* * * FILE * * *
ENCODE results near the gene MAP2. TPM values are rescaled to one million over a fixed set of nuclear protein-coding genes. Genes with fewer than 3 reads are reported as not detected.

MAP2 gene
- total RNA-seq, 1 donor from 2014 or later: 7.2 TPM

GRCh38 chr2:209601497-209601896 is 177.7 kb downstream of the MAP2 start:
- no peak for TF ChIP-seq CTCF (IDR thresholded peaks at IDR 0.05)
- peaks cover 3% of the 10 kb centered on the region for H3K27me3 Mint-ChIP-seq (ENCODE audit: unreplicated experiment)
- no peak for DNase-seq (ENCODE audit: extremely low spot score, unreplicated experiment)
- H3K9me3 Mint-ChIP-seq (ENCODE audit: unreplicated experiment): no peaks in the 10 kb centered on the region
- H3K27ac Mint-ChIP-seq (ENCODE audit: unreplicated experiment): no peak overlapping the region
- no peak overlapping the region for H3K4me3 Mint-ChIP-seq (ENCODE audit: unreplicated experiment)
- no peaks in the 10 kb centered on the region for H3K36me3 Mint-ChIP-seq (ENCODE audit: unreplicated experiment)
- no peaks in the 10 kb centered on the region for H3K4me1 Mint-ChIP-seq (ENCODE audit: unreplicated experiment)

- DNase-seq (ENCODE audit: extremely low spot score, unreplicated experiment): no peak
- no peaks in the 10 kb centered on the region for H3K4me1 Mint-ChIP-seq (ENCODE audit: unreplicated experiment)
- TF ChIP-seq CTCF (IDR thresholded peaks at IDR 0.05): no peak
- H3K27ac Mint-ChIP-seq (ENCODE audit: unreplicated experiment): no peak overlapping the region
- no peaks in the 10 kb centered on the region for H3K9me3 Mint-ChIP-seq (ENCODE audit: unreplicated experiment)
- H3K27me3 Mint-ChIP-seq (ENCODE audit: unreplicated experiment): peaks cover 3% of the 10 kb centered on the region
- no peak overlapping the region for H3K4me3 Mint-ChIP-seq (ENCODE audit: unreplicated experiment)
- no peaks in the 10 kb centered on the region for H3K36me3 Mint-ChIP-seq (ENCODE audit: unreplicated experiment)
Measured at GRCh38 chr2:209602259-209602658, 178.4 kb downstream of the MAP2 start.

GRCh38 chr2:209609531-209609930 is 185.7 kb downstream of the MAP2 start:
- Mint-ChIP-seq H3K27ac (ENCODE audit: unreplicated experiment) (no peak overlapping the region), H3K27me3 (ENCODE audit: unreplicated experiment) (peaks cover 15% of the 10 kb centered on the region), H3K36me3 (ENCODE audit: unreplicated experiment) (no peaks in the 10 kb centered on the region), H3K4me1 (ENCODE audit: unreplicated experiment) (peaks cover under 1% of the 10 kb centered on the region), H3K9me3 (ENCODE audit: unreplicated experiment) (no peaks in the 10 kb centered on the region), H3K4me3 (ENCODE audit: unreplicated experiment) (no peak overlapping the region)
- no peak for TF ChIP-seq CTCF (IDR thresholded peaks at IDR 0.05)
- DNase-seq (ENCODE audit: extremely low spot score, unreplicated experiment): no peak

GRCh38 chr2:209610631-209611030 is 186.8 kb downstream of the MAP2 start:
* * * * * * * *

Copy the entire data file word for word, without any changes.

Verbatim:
ENCODE results near the gene MAP2. TPM values are rescaled to one million over a fixed set of nuclear protein-coding genes. Genes with fewer than 3 reads are reported as not detected.

MAP2 gene
- total RNA-seq, 1 donor from 2014 or later: 7.2 TPM

GRCh38 chr2:209601497-209601896 is 177.7 kb downstream of the MAP2 start:
- no peak for TF ChIP-seq CTCF (IDR thresholded peaks at IDR 0.05)
- peaks cover 3% of the 10 kb centered on the region for H3K27me3 Mint-ChIP-seq (ENCODE audit: unreplicated experiment)
- no peak for DNase-seq (ENCODE audit: extremely low spot score, unreplicated experiment)
- H3K9me3 Mint-ChIP-seq (ENCODE audit: unreplicated experiment): no peaks in the 10 kb centered on the region
- H3K27ac Mint-ChIP-seq (ENCODE audit: unreplicated experiment): no peak overlapping the region
- no peak overlapping the region for H3K4me3 Mint-ChIP-seq (ENCODE audit: unreplicated experiment)
- no peaks in the 10 kb centered on the region for H3K36me3 Mint-ChIP-seq (ENCODE audit: unreplicated experiment)
- no peaks in the 10 kb centered on the region for H3K4me1 Mint-ChIP-seq (ENCODE audit: unreplicated experiment)

- DNase-seq (ENCODE audit: extremely low spot score, unreplicated experiment): no peak
- no peaks in the 10 kb centered on the region for H3K4me1 Mint-ChIP-seq (ENCODE audit: unreplicated experiment)
- TF ChIP-seq CTCF (IDR thresholded peaks at IDR 0.05): no peak
- H3K27ac Mint-ChIP-seq (ENCODE audit: unreplicated experiment): no peak overlapping the region
- no peaks in the 10 kb centered on the region for H3K9me3 Mint-ChIP-seq (ENCODE audit: unreplicated experiment)
- H3K27me3 Mint-ChIP-seq (ENCODE audit: unreplicated experiment): peaks cover 3% of the 10 kb centered on the region
- no peak overlapping the region for H3K4me3 Mint-ChIP-seq (ENCODE audit: unreplicated experiment)
- no peaks in the 10 kb centered on the region for H3K36me3 Mint-ChIP-seq (ENCODE audit: unreplicated experiment)
Measured at GRCh38 chr2:209602259-209602658, 178.4 kb downstream of the MAP2 start.

GRCh38 chr2:209609531-209609930 is 185.7 kb downstream of the MAP2 start:
- Mint-ChIP-seq H3K27ac (ENCODE audit: unreplicated experiment) (no peak overlapping the region), H3K27me3 (ENCODE audit: unreplicated experiment) (peaks cover 15% of the 10 kb centered on the region), H3K36me3 (ENCODE audit: unreplicated experiment) (no peaks in the 10 kb centered on the region), H3K4me1 (ENCODE audit: unreplicated experiment) (peaks cover under 1% of the 10 kb centered on the region), H3K9me3 (ENCODE audit: unreplicated experiment) (no peaks in the 10 kb centered on the region), H3K4me3 (ENCODE audit: unreplicated experiment) (no peak overlapping the region)
- no peak for TF ChIP-seq CTCF (IDR thresholded peaks at IDR 0.05)
- DNase-seq (ENCODE audit: extremely low spot score, unreplicated experiment): no peak

GRCh38 chr2:209610631-209611030 is 186.8 kb downstream of the MAP2 start: